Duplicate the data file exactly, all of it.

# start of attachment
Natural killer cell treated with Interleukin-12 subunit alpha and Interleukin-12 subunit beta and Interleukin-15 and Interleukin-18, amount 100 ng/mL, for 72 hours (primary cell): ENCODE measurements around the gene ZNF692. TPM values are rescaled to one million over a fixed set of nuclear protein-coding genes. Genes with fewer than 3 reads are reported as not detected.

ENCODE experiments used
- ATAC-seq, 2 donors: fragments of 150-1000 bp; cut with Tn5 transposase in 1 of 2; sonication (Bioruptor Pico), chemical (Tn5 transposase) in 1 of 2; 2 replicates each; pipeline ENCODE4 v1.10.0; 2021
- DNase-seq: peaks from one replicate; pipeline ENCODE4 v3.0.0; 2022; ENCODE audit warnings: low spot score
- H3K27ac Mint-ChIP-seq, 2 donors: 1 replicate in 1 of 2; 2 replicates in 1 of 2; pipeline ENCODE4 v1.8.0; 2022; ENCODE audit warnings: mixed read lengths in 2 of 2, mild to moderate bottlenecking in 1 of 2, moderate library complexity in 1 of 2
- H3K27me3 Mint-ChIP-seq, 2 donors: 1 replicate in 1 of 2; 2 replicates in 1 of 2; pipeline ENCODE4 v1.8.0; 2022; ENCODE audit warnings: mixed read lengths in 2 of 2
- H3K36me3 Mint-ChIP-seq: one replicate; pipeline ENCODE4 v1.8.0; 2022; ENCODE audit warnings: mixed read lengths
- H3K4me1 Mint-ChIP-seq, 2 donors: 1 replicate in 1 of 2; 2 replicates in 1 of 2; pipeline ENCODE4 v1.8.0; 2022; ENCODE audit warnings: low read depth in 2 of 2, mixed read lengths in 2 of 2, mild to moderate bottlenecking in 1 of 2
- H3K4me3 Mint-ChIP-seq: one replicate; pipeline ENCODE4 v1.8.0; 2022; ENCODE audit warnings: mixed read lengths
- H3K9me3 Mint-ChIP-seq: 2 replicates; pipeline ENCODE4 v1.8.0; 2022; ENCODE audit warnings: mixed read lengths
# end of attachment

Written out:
Natural killer cell treated with Interleukin-12 subunit alpha and Interleukin-12 subunit beta and Interleukin-15 and Interleukin-18, amount 100 ng/mL, for 72 hours (primary cell): ENCODE measurements around the gene ZNF692. TPM values are rescaled to one million over a fixed set of nuclear protein-coding genes. Genes with fewer than 3 reads are reported as not detected.

ENCODE experiments used
- ATAC-seq, 2 donors: fragments of 150-1000 bp; cut with Tn5 transposase in 1 of 2; sonication (Bioruptor Pico), chemical (Tn5 transposase) in 1 of 2; 2 replicates each; pipeline ENCODE4 v1.10.0; 2021
- DNase-seq: peaks from one replicate; pipeline ENCODE4 v3.0.0; 2022; ENCODE audit warnings: low spot score
- H3K27ac Mint-ChIP-seq, 2 donors: 1 replicate in 1 of 2; 2 replicates in 1 of 2; pipeline ENCODE4 v1.8.0; 2022; ENCODE audit warnings: mixed read lengths in 2 of 2, mild to moderate bottlenecking in 1 of 2, moderate library complexity in 1 of 2
- H3K27me3 Mint-ChIP-seq, 2 donors: 1 replicate in 1 of 2; 2 replicates in 1 of 2; pipeline ENCODE4 v1.8.0; 2022; ENCODE audit warnings: mixed read lengths in 2 of 2
- H3K36me3 Mint-ChIP-seq: one replicate; pipeline ENCODE4 v1.8.0; 2022; ENCODE audit warnings: mixed read lengths
- H3K4me1 Mint-ChIP-seq, 2 donors: 1 replicate in 1 of 2; 2 replicates in 1 of 2; pipeline ENCODE4 v1.8.0; 2022; ENCODE audit warnings: low read depth in 2 of 2, mixed read lengths in 2 of 2, mild to moderate bottlenecking in 1 of 2
- H3K4me3 Mint-ChIP-seq: one replicate; pipeline ENCODE4 v1.8.0; 2022; ENCODE audit warnings: mixed read lengths
- H3K9me3 Mint-ChIP-seq: 2 replicates; pipeline ENCODE4 v1.8.0; 2022; ENCODE audit warnings: mixed read lengths